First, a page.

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Is ruminal trans-11-18:1 accumulation a prerequisite for trans-10-18:1 production?

(2015) ANIMAL PRODUCTION SCIENCE. 55(2). p.225-230
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Abstract
Understanding ruminal biohydrogenation of linoleic and linolenic acid is important in relation to physiological responses in the animal and the fatty acid profile of ruminant meat and milk. Alterations in ruminal biohydrogenation pathways leading to an increased formation of trans-10-18: 1 are known to occur with high-concentrate diets and marine supplements. We hypothesised that accumulation of trans-11-18: 1 is a prerequisite for trans-10-18: 1 production. To evaluate this hypothesis, a batch-culture method, using rumen fluid from wethers, was used which consisted of two periods. Period 1 (10 h) was used to induce changes in trans-11-18: 1 accumulation using a 2 x 2 factorial design, with 18: 2n-6 (0 vs 6.40 mg) and 22: 6n-3 (0 vs 2.50 mg) replicated with three substrates (starch, glucose or cellobiose). As planned, the addition of 18: 2n-6 in combination with 22: 6n-3 resulted in greater accumulation of trans-11-18: 1 than did the other treatments (2.73 +/- 0.125 vs 0.37 +/- 0.157 mg/flask). After P1, 18: 2n-6 (3.20 mg) was added to all flasks and after 14 h of incubation, formation of trans-10-18: 1 and trans-11-18: 1 was evaluated. The apparent production of both trans-10-18: 1 (0.057 vs 0.812 mg/flask) and trans-11-18: 1 (-0.013 vs 1.100 mg/flask) for cultures receiving 22: 6n-3 in P1 was greater independent of 18: 2n-6 addition in P1 (P > 0.10). This lack of a significant interaction suggests that trans-11-18: 1 accumulation was not a major factor explaining trans-10-18: 1 production under the studied conditions.
Keywords
MILK-FAT, DAIRY-COWS, docosahexaenoic acid, biohydrogenation, RUMEN BIOHYDROGENATION, CONTINUOUS-CULTURE, linoleic acid, in vitro, UNSATURATED FATTY-ACIDS, CONJUGATED LINOLEIC-ACID, IN-VITRO, BUTYRIVIBRIO-FIBRISOLVENS, FISH-OIL, SUNFLOWER OIL

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Citation

Please use this url to cite or link to this publication:

MLA
Vlaeminck, Bruno, Wassim Khattab, and Veerle Fievez. “Is Ruminal Trans-11-18:1 Accumulation a Prerequisite for Trans-10-18:1 Production?” ANIMAL PRODUCTION SCIENCE 55.2 (2015): 225–230. Print.
APA
Vlaeminck, B., Khattab, W., & Fievez, V. (2015). Is ruminal trans-11-18:1 accumulation a prerequisite for trans-10-18:1 production? ANIMAL PRODUCTION SCIENCE, 55(2), 225–230.
Chicago author-date
Vlaeminck, Bruno, Wassim Khattab, and Veerle Fievez. 2015. “Is Ruminal Trans-11-18:1 Accumulation a Prerequisite for Trans-10-18:1 Production?” Animal Production Science 55 (2): 225–230.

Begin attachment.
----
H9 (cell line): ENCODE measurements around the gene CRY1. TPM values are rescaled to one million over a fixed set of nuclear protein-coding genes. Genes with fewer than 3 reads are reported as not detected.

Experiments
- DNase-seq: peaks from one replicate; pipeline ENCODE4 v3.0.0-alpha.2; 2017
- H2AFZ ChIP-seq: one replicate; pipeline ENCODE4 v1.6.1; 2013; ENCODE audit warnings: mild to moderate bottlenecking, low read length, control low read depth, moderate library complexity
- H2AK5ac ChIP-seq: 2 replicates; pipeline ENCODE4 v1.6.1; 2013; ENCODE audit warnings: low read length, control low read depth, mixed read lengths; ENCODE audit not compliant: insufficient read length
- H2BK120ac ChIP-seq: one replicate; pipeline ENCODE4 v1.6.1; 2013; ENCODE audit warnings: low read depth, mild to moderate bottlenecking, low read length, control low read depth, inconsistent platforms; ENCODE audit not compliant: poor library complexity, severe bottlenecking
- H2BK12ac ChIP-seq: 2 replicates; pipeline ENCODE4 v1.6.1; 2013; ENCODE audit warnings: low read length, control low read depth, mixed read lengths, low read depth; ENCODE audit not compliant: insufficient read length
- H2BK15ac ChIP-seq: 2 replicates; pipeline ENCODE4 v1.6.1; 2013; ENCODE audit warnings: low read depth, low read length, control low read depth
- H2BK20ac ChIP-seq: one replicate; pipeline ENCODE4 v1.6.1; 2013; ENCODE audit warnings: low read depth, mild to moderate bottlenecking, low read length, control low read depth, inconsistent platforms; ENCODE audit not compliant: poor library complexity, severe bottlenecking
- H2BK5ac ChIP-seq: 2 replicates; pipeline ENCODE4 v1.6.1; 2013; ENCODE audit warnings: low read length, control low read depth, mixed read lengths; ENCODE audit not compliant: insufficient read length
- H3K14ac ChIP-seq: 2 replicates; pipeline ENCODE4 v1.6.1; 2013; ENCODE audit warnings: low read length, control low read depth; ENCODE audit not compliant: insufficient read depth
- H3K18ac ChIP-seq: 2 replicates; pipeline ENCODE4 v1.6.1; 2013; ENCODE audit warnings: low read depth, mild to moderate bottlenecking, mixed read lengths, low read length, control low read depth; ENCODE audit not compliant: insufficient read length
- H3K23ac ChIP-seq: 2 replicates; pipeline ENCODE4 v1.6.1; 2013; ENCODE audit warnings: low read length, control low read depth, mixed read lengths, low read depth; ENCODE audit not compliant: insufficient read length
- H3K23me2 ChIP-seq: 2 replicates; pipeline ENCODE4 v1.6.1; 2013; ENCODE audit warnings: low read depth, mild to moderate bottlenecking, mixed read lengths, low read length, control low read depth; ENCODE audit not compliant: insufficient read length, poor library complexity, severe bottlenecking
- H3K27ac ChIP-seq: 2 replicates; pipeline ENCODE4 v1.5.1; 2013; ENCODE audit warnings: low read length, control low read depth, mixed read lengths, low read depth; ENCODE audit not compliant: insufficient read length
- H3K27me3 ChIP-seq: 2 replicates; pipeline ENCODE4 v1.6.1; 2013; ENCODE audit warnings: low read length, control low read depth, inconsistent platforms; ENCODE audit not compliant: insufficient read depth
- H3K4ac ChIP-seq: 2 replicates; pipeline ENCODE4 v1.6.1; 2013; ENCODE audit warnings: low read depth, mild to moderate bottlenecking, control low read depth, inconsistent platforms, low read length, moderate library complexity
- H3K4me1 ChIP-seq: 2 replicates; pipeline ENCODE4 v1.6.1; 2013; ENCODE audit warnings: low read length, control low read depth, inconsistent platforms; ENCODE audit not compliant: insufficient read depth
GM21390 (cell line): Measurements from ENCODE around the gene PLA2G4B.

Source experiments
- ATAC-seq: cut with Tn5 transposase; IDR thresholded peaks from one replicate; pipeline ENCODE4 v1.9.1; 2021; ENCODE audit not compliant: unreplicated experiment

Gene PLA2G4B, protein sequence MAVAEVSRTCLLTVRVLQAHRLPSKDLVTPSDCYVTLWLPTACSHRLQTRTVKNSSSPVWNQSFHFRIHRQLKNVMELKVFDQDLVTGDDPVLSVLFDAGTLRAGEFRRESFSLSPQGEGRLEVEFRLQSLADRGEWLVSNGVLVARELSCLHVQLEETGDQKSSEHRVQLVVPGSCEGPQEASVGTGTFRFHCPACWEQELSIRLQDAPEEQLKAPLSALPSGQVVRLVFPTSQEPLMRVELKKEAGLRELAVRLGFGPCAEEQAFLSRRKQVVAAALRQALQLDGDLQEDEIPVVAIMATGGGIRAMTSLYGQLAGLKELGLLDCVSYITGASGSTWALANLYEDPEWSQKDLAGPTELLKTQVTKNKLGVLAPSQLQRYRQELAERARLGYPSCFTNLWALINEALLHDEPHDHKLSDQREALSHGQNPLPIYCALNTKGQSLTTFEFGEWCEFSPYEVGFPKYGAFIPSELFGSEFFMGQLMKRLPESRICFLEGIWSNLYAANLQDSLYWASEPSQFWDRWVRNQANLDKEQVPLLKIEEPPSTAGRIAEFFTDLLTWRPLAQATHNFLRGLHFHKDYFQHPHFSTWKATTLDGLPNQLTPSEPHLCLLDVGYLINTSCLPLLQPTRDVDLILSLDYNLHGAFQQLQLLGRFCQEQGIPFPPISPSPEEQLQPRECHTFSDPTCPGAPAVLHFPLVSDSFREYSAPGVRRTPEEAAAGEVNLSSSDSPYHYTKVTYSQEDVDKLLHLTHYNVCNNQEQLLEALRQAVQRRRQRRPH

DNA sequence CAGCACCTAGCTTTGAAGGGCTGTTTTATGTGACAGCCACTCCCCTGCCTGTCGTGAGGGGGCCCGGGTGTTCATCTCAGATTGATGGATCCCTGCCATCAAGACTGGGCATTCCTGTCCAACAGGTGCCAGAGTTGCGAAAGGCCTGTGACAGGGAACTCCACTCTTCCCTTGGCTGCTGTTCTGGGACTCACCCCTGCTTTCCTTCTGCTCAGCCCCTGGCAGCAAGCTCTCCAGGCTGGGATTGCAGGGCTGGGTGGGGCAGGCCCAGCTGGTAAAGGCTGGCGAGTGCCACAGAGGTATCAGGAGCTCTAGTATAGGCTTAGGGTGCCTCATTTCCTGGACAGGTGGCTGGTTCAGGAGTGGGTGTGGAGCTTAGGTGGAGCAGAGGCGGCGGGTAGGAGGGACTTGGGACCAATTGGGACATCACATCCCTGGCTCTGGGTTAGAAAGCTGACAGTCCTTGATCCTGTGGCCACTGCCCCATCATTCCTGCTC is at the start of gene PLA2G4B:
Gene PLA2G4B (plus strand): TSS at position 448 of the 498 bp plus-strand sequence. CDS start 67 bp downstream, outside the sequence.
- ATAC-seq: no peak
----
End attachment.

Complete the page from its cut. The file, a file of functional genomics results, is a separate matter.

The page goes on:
Chicago author-date (all authors)
Vlaeminck, Bruno, Wassim Khattab, and Veerle Fievez. 2015. “Is Ruminal Trans-11-18:1 Accumulation a Prerequisite for Trans-10-18:1 Production?” Animal Production Science 55 (2): 225–230.
Vancouver
1.
Vlaeminck B, Khattab W, Fievez V. Is ruminal trans-11-18:1 accumulation a prerequisite for trans-10-18:1 production? ANIMAL PRODUCTION SCIENCE. 2015;55(2):225–30.
IEEE
[1]
B. Vlaeminck, W. Khattab, and V. Fievez, “Is ruminal trans-11-18:1 accumulation a prerequisite for trans-10-18:1 production?,” ANIMAL PRODUCTION SCIENCE, vol. 55, no. 2, pp. 225–230, 2015.
@article{7068967,
  abstract     = {Understanding ruminal biohydrogenation of linoleic and linolenic acid is important in relation to physiological responses in the animal and the fatty acid profile of ruminant meat and milk. Alterations in ruminal biohydrogenation pathways leading to an increased formation of trans-10-18: 1 are known to occur with high-concentrate diets and marine supplements. We hypothesised that accumulation of trans-11-18: 1 is a prerequisite for trans-10-18: 1 production. To evaluate this hypothesis, a batch-culture method, using rumen fluid from wethers, was used which consisted of two periods. Period 1 (10 h) was used to induce changes in trans-11-18: 1 accumulation using a 2 x 2 factorial design, with 18: 2n-6 (0 vs 6.40 mg) and 22: 6n-3 (0 vs 2.50 mg) replicated with three substrates (starch, glucose or cellobiose). As planned, the addition of 18: 2n-6 in combination with 22: 6n-3 resulted in greater accumulation of trans-11-18: 1 than did the other treatments (2.73 +/- 0.125 vs 0.37 +/- 0.157 mg/flask). After P1, 18: 2n-6 (3.20 mg) was added to all flasks and after 14 h of incubation, formation of trans-10-18: 1 and trans-11-18: 1 was evaluated. The apparent production of both trans-10-18: 1 (0.057 vs 0.812 mg/flask) and trans-11-18: 1 (-0.013 vs 1.100 mg/flask) for cultures receiving 22: 6n-3 in P1 was greater independent of 18: 2n-6 addition in P1 (P > 0.10). This lack of a significant interaction suggests that trans-11-18: 1 accumulation was not a major factor explaining trans-10-18: 1 production under the studied conditions.},
  author       = {Vlaeminck, Bruno and Khattab, Wassim and Fievez, Veerle},
  issn         = {1836-0939},
  journal      = {ANIMAL PRODUCTION SCIENCE},
  keywords     = {MILK-FAT,DAIRY-COWS,docosahexaenoic acid,biohydrogenation,RUMEN BIOHYDROGENATION,CONTINUOUS-CULTURE,linoleic acid,in vitro,UNSATURATED FATTY-ACIDS,CONJUGATED LINOLEIC-ACID,IN-VITRO,BUTYRIVIBRIO-FIBRISOLVENS,FISH-OIL,SUNFLOWER OIL},
  language     = {eng},
  number       = {2},
  pages        = {225--230},
  title        = {Is ruminal trans-11-18:1 accumulation a prerequisite for trans-10-18:1 production?},
  url          = {http://dx.doi.org/10.1071/AN14331},
  volume       = {55},
  year         = {2015},
}

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